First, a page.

The workspace is busy with noise: sawing, drilling, chatting, laughing, giggling; even sounds so benign as the tearing of masking tape, reverberate in the acoustics. It drives an energy, and today's sunshine only enhances the high-spirits. Of course, the real excitement is generated from the engagement and enthusiasm of those building their own custom-made bamboo bike. The duo mention that the group is always comprised of an interesting bunch of people, which for them really makes the experience. People come from all over to attend the workshop, and James remarks that ordinarily they'd have at least one participant from outside the UK.
The workshop is spread over the duration of two days, enough time to complete the full process of making the bicycle frame. Following this, Ian and James help their attendees to customise their bike further by advising on additional parts, making them ready to ride.
The full process should not be understated. The journey begins by understanding why the individual wants to build his or her own bamboo bike. People come to the workshops with a breadth of motivations as well as greatly differing levels of cycling and bike-building experience – by understanding people's wants and needs, helps ensure they'll create a bike that is really tailored to them. From here James fully designs (in CAD software) the bike, implementing his essential knowledge and expertise on frame geometry and bike mechanics. He uses the soon-to-be-owner's measurements, design preferences, ride ambitions and any quirks or additions they may want or need. Next, the duo set up each individual jig system to suit the bike's design and specifications. For example, a racing bike for a 6'4" bloke will require a very different set up to a Dutch-style cycle for a petite 5'2" woman.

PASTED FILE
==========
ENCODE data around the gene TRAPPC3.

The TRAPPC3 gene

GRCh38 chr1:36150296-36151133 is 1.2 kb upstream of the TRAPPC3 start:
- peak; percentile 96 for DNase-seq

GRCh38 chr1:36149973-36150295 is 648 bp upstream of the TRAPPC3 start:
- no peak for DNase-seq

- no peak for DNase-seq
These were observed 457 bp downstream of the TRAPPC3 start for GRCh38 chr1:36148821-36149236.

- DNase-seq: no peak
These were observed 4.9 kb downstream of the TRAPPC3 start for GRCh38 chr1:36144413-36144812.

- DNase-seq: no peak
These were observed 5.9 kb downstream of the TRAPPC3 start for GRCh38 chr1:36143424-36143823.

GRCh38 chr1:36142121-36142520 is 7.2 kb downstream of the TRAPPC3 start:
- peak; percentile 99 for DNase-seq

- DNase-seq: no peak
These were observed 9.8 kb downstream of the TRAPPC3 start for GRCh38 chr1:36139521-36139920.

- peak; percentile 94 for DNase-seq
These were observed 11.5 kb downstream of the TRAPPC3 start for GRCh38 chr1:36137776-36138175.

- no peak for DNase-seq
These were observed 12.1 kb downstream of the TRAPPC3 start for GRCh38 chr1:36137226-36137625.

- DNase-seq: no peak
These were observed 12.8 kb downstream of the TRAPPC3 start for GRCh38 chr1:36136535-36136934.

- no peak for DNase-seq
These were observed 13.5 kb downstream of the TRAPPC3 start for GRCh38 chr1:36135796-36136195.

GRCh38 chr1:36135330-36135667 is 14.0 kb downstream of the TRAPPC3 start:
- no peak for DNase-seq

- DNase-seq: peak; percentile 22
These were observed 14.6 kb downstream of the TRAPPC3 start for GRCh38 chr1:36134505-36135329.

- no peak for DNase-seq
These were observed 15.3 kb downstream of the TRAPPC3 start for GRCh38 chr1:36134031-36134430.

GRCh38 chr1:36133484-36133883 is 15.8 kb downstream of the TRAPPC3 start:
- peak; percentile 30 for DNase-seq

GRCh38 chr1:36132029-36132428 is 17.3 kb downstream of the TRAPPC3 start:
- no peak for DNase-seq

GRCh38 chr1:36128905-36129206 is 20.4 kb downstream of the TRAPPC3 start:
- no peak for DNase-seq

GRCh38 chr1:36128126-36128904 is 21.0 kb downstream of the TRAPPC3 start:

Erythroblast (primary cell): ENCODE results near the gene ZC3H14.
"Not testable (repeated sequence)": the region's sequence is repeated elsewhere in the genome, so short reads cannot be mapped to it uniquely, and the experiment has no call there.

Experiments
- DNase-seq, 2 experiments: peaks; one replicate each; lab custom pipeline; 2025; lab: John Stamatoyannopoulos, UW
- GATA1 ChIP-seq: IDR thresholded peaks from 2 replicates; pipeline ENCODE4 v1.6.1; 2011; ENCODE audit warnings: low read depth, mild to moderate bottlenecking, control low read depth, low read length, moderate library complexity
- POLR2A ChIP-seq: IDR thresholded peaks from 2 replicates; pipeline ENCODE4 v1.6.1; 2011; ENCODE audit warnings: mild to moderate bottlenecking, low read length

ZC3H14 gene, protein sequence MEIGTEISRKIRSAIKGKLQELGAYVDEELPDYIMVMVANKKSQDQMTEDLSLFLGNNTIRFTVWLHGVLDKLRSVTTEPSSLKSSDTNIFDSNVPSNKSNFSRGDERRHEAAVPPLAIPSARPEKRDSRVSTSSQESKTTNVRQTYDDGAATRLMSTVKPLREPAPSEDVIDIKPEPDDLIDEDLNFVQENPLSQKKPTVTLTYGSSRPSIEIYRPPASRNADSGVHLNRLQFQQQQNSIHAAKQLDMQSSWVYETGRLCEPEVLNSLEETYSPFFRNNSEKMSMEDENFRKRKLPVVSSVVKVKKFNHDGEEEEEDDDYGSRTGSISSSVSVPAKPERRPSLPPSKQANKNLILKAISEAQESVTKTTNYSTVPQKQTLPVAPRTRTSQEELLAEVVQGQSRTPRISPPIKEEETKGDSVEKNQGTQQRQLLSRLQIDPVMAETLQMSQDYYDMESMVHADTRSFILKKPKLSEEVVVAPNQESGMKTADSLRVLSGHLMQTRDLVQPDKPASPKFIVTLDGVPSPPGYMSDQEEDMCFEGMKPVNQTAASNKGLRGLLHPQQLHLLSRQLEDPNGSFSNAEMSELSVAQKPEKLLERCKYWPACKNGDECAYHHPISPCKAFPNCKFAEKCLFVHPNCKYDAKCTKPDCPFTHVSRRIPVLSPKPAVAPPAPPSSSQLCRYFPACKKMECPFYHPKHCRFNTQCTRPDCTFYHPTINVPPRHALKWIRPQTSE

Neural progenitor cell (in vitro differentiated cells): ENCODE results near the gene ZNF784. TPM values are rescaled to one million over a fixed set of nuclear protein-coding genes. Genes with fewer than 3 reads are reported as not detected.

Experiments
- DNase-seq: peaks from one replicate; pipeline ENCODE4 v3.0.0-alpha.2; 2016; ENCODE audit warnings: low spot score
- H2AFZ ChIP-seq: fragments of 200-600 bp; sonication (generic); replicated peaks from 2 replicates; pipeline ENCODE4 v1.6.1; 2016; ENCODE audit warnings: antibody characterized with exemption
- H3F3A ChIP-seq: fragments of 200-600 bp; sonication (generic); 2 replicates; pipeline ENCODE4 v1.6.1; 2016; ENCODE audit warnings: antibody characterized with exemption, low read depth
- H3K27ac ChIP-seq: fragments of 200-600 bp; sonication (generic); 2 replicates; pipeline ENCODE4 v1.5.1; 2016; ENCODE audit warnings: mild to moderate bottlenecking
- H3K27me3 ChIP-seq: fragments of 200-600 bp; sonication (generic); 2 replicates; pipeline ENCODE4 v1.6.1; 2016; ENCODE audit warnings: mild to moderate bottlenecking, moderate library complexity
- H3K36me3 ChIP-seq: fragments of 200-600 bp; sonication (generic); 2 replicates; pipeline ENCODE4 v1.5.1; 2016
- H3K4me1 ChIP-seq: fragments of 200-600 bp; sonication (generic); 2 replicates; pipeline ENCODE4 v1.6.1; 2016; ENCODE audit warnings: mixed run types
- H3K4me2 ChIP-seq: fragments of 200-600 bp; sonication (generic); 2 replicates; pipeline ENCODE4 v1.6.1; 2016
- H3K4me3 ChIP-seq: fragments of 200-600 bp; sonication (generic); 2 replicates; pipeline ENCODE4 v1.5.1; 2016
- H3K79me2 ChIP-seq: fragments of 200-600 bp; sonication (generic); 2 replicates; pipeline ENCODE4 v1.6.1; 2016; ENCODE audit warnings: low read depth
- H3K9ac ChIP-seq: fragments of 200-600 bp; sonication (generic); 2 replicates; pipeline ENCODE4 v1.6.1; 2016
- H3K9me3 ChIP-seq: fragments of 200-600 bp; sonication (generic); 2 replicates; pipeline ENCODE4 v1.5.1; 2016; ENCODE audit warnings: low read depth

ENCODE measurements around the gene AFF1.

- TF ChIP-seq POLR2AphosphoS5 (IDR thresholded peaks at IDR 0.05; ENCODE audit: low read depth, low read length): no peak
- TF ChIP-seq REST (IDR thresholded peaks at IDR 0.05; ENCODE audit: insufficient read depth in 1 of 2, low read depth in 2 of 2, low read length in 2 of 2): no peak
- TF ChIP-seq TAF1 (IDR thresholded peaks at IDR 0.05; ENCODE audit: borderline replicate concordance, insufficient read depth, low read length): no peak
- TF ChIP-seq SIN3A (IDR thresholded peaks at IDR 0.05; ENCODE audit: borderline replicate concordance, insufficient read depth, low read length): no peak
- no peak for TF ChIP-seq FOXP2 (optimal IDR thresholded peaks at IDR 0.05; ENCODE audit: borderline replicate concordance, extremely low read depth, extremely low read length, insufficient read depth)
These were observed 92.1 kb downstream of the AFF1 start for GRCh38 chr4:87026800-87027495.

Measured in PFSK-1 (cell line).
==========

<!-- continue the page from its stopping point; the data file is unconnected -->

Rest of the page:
A rhythmic pace picks up as confidence and familiarity grows; the timidness seen on day one has dissolved and the bond between owner and bike strengthens.
From here on, with the assistance and instruction of Ian and James, it is the individual that takes the lead in working on their own bike. Firstly, they must choose their bamboo; fantastically, bamboo naturally comes in cylindrical forms, making the material perfectly suited for bike building. Then follows measuring, sawing, slicing, filing, bracketing, bracing and tacking the bike together; by the end of this process the bicycle's form really starts to take shape.
Now for the binding: strips of hemp fabric are doused in adhesive and wrapped around the joints – a little like the process of papier mâché (as it turns out those many hours in nursery school gluing newspaper onto a balloon was to come in handy!). With dirty aprons and white latex gloves – worn to protect the skin from the adhesives – some choose to include a pigment to blend into the hemp and glue to give the joints a distinct colour, furthering the bike's customisation. Around the room everyone works meticulously, moving methodically around the bike, taking immense care over their soon-to-be new mode of transportation. A rhythmic pace picks up as confidence and familiarity grows; the timidness seen on day one has dissolved and the bond between owner and bike strengthens. It won't be long until they'll be placing their trust – and life – in their new creation.